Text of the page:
Further, scaling factors α and β may be applied to either or both of the synthesis filters Fhigh(z) 240, Flow(z) 242 to correct for signal and disturbance variations in the sub-bands. Scaling factors α and β are discussed in more detail after FIGS. 4-6.

A comparator 244 utilizes a threshold confidence factor λ to eliminate sampled bits within a combined circuit signal that have a magnitude less than the threshold confidence factor λ. The comparator 244 assigns a common magnitude to sampled bits that meet a condition (i.e., reliable bits). The condition may be meeting or exceeding the threshold confidence factor λ. For example, the comparator 244 can assign a magnitude of 1 to sampled bits that are greater than λ, −1 to sampled bits that are less than −λ, and 0 to sampled bits that are between λ and −λ. Sampled bits that meet or exceed the threshold confidence factor λ may be referred to as “reliable bits.” Further, bits that are assigned a common magnitude (e.g., 1 and −1) may be referred to as “trigger bits.” Other comparator 244 conditions are contemplated herein.

While the threshold confidence factor λ reduces the quantity of bits within the combined circuit signal, the bit error rate within the combined circuit signal is improved because bits that are allowed to pass through the comparator 244 are more reliable than bits that are not allowed to pass through the comparator 244.

While conventional timing recovery circuitry attempts to use all the bits within the read-channel architecture for timing recovery, the timing recovery circuitry according to the presently disclosed technology utilizes non-zero bits that are output from the timing detector 200. Since the non-zero bits output from the timing detector 200 are more reliable than bits that are assigned a zero magnitude by the comparator 244, the BER of the timing recovery circuitry according to the presently disclosed technology is significantly lower than conventional timing recovery circuitry applied to the same read-channel architecture.

The number of non-zero bits within the signal output from the timing detector 200 is a function of the threshold confidence factor λ. The threshold confidence factor λ may be chosen to yield a desired level of confidence or a fixed number of non-zero bits, for example. In one implementation, the threshold confidence factor λ is chosen to yield a minimum number of reliable non-zero bits to perform timing recovery. In another implementation, the threshold confidence factor λ is successively modified to output a pre-selected number of non-zero bits by feeding back a quantity of output non-zero bits into successive iterations of the timing detector 200. Other schemes for choosing the threshold confidence factor λ are contemplated herein.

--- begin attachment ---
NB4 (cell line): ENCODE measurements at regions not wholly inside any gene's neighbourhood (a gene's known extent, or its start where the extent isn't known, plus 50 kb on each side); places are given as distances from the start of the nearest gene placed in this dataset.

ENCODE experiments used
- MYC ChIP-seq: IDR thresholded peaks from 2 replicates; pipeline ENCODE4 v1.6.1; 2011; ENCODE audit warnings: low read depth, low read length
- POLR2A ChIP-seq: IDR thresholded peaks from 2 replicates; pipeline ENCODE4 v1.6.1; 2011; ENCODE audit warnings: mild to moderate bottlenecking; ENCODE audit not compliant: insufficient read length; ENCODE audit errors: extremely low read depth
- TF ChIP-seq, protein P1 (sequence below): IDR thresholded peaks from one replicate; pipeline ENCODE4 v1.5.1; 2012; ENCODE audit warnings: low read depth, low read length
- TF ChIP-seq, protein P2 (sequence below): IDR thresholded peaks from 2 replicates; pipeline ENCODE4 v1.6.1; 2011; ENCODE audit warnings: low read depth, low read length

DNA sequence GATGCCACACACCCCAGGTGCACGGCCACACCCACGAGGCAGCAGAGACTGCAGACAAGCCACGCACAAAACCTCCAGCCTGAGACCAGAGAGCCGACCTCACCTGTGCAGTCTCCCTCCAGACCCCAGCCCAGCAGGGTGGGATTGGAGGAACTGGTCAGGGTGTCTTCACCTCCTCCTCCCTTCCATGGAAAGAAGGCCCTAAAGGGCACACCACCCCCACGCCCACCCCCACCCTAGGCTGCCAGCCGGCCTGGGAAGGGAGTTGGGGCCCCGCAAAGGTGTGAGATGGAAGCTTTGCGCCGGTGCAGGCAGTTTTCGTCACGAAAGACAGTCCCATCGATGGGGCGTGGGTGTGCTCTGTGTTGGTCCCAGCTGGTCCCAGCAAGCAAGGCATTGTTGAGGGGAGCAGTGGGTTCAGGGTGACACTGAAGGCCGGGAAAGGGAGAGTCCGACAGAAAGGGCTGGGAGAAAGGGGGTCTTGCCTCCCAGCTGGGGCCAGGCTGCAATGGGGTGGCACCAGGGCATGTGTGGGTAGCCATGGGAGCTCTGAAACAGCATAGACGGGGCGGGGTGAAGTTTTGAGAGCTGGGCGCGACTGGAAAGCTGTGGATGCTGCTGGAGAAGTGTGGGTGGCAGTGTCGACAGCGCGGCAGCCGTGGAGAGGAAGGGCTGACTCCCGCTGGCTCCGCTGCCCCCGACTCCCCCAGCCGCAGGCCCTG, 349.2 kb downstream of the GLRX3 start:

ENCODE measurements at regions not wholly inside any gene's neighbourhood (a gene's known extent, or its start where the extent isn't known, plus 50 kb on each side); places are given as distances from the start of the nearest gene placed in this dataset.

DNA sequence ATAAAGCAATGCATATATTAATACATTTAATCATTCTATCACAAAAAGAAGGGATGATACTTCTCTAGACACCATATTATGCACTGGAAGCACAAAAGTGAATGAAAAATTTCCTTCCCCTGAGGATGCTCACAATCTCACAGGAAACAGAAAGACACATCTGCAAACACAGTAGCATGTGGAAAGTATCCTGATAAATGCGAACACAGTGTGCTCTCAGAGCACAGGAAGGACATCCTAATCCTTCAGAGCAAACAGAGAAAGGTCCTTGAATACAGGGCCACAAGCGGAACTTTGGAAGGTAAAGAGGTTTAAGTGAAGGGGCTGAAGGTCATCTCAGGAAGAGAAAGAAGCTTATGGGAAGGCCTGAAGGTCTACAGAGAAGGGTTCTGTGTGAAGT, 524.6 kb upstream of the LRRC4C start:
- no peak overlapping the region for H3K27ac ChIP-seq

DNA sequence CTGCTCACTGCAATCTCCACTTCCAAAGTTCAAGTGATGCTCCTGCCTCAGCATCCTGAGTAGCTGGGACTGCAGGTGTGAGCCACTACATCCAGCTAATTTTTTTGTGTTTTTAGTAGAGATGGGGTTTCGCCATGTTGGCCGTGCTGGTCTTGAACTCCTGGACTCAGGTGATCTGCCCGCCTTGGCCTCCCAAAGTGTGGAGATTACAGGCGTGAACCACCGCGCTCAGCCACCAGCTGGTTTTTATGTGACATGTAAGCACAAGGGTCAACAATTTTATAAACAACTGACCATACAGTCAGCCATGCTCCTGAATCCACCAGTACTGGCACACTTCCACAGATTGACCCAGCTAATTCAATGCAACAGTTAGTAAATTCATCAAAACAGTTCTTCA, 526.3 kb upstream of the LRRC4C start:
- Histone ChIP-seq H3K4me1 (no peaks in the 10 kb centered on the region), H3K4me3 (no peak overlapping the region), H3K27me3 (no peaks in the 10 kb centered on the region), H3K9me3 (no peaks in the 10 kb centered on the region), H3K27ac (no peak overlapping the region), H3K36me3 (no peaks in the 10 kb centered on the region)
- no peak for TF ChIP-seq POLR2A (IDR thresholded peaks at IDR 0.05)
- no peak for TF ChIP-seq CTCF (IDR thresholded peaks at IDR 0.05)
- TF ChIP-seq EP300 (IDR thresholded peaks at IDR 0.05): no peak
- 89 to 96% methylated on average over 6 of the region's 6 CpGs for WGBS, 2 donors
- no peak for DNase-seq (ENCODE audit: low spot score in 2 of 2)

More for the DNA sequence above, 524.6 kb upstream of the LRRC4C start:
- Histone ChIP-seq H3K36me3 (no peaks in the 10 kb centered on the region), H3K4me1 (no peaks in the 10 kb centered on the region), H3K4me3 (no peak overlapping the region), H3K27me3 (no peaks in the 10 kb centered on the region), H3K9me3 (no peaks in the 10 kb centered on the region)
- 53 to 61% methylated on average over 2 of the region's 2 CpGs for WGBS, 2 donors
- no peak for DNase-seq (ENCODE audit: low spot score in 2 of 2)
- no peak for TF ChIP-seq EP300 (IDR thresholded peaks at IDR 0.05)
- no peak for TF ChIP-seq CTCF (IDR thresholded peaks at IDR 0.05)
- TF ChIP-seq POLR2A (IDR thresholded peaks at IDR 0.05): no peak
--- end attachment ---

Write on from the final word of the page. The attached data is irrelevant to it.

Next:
In some implementations, the threshold confidence factor λ is determined by the permissible SNR within the read-channel architecture. For example, for a magnetic media with a normalized density (ND)=2, the timing detector 200 may assign a non-zero magnitude to approximately 200 bits out of 4000 bits if a 2 dB SNR is permissible. If a 12 dB SNR is permissible, approximately 600 bits out of 4000 bits are assigned a non-zero magnitude. Addition of a 10% media jitter (i.e., signal noise) does not significantly affect the number of bits assigned a non-zero magnitude.

If a 12 dB SNR is permissible, the BER of conventional timing recovery circuitry is approximately 10−1 for 4000 detected bits (i.e., 400 out of 4,000 bits on average in error). Using the timing detector 200 and corresponding timing recovery circuitry, the BER improves to 10−3 for around 600 non-zero bits (i.e., less than 1 bit out of 600 bits on average in error). The timing detector 200 locates the bits within the input signal x(n) that are relatively more reliable and detects the more reliable bits with good accuracy. While the presently disclosed timing recovery circuitry operates best with a minimum number of reliable non-zero bits (i.e., bits with the highest level of reliability), the timing recovery circuitry fails to operate at all when the number of non-zero bits is below the minimum number of bits. The minimum number of reliable non-zero bits is dependent on the number of timing errors within the detected bits.